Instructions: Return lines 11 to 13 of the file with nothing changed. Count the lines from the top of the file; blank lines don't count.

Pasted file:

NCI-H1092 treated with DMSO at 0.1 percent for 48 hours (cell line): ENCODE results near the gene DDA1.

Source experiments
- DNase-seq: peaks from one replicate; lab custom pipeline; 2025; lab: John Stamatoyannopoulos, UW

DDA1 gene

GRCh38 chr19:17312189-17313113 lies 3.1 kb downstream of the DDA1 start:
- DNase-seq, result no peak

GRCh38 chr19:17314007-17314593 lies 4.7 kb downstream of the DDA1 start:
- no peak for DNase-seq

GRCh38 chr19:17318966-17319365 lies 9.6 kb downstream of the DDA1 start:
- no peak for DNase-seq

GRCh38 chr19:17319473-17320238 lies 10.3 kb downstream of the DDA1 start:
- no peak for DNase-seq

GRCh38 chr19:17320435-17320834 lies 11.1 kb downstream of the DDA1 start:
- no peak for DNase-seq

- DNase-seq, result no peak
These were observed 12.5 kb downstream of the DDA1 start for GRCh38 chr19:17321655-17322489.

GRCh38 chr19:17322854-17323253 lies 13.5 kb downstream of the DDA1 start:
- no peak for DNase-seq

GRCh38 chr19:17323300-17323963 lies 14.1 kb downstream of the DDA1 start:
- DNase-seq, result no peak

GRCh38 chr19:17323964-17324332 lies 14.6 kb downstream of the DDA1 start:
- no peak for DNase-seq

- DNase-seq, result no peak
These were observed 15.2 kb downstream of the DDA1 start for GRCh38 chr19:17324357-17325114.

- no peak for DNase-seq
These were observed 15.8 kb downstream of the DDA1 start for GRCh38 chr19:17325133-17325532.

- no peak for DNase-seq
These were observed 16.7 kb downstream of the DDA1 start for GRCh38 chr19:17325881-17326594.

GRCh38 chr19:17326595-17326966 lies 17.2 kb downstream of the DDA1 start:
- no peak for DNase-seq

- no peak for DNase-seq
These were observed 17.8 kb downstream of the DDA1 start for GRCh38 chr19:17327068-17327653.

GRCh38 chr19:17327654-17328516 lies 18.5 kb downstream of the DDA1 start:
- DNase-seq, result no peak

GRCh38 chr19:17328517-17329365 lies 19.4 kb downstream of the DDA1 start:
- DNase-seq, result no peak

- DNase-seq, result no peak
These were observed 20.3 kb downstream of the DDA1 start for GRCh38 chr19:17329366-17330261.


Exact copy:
GRCh38 chr19:17319473-17320238 lies 10.3 kb downstream of the DDA1 start:
- no peak for DNase-seq

GRCh38 chr19:17320435-17320834 lies 11.1 kb downstream of the DDA1 start: